Meanwhile, hospitals have just now reached the 1990s in one regard. Patients are now bringing in hordes of images on compact disks. Massachusetts General Hospital performs 750,000 imaging exams a year, but also brings in more than 100,000 exams per year from patients carrying CDs into the facility, according to Keith Dreyer, MD, vice chairman of radiology at Mass General.
According to LifeImage, when the average consumer-provided CD arrives at a hospital, 22 percent of them will not open. More than half result in additional re-radiating tests being performed. And even when a CD does open, it takes 4 minutes per CD to copy.
There are also concerns by Newburger and others that the Blue Button initiative underway at ONC remains oriented too heavily toward text, and not enough toward image download and exchange.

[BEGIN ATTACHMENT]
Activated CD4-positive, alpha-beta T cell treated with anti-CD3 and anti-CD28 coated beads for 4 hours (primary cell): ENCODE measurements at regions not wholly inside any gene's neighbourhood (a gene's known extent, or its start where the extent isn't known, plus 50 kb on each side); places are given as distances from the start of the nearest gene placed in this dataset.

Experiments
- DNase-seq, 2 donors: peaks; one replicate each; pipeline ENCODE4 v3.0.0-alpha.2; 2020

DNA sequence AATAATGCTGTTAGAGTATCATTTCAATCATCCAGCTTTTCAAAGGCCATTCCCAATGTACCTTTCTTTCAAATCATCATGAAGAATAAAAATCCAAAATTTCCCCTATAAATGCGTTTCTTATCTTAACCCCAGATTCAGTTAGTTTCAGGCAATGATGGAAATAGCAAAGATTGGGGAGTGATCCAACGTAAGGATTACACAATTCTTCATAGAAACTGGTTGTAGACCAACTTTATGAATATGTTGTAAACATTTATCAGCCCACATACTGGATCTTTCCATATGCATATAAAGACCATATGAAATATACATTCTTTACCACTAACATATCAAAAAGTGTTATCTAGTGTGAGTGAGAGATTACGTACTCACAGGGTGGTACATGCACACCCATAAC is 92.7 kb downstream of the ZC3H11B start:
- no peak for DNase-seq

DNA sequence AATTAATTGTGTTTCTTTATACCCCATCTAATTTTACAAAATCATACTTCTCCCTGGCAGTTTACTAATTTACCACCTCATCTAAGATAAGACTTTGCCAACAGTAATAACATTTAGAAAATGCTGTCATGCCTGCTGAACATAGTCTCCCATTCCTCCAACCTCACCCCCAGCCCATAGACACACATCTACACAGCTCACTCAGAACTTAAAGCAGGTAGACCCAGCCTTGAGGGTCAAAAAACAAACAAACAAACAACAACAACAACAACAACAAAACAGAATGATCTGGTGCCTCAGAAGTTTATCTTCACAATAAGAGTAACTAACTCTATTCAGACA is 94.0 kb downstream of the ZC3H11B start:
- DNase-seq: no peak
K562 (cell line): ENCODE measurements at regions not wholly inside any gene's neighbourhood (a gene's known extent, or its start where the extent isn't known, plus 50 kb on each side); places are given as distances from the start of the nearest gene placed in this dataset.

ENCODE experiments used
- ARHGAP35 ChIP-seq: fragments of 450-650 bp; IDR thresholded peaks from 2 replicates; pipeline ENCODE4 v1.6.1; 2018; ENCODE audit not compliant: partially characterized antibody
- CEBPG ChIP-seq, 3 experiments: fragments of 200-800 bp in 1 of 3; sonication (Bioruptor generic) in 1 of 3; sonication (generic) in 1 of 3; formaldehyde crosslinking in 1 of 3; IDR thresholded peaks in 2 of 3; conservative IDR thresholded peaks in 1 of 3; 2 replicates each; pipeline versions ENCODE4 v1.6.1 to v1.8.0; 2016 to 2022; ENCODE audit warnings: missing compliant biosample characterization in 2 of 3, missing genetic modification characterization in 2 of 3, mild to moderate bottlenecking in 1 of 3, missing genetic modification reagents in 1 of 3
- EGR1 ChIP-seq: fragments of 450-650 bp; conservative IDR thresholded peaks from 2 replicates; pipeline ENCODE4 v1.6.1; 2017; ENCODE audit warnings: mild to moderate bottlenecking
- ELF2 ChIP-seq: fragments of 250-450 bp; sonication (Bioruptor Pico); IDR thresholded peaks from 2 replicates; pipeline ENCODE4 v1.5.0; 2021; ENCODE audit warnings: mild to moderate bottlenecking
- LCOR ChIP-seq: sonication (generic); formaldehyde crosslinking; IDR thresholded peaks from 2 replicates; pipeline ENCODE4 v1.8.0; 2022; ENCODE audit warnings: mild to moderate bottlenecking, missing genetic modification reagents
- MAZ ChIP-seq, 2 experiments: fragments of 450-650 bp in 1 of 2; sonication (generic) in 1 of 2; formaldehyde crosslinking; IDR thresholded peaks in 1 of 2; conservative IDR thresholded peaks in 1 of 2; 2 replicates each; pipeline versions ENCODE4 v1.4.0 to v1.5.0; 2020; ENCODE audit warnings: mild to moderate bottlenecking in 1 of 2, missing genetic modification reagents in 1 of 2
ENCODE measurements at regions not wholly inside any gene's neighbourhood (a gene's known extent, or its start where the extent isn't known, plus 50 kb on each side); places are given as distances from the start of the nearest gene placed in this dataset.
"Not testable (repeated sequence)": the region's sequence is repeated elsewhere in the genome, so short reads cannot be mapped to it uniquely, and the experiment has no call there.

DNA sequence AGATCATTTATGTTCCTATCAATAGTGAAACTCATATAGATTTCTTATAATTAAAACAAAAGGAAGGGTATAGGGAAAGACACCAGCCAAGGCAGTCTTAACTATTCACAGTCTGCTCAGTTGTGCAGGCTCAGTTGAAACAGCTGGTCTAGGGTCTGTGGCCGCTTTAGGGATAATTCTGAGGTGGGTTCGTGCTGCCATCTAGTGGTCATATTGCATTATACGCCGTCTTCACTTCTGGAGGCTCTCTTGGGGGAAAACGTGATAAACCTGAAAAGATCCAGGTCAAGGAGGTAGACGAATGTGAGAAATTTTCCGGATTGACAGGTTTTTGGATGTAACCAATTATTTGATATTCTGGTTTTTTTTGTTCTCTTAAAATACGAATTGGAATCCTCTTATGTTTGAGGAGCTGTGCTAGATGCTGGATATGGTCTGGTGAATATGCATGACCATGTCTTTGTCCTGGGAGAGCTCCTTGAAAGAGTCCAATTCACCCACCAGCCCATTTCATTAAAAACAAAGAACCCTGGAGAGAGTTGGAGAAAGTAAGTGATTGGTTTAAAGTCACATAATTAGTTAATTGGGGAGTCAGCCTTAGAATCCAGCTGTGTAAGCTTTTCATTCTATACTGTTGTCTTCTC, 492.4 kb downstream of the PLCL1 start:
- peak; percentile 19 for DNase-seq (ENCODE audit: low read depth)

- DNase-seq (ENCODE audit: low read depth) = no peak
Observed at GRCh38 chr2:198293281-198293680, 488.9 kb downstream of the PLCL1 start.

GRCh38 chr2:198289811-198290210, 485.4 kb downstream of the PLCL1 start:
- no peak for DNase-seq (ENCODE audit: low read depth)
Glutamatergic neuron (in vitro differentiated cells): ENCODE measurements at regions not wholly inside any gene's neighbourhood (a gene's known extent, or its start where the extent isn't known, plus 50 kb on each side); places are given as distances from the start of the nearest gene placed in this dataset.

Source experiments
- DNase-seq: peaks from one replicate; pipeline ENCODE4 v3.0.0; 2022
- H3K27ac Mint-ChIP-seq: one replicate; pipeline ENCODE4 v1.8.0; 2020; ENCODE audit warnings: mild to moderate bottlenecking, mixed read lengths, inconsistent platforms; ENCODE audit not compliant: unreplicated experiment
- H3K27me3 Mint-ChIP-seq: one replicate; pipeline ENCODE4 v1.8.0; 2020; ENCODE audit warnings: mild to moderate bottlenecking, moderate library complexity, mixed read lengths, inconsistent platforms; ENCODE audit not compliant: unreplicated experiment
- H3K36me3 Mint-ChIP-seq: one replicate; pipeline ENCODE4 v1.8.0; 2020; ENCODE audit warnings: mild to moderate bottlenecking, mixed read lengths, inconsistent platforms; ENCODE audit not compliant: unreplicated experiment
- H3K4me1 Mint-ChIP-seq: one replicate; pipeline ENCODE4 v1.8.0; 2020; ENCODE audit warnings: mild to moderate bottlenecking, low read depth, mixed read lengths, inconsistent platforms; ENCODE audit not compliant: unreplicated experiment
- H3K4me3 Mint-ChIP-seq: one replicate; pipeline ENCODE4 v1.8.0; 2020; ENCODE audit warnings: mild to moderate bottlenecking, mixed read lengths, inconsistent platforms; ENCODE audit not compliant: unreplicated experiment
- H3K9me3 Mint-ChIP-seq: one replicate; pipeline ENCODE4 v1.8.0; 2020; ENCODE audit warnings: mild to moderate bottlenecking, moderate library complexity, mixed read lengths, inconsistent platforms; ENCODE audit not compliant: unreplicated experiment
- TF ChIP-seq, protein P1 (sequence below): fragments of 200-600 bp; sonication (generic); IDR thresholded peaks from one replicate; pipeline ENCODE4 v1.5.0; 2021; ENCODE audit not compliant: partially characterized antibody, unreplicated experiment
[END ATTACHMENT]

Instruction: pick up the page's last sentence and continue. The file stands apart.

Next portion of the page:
The opportunity of image sharing outweighs all these challenges. In this column, I've tried to illustrate potential cost savings and benefits to care. I encourage the HIT Standards Committee Clinical Operations Workgroup to continue its work, and for providers and the industry to join them in their efforts to break through some of these barriers, to share best practices, and make real headway, despite the continuing market forces promoting high cost, difficult sharing and opportunities lost.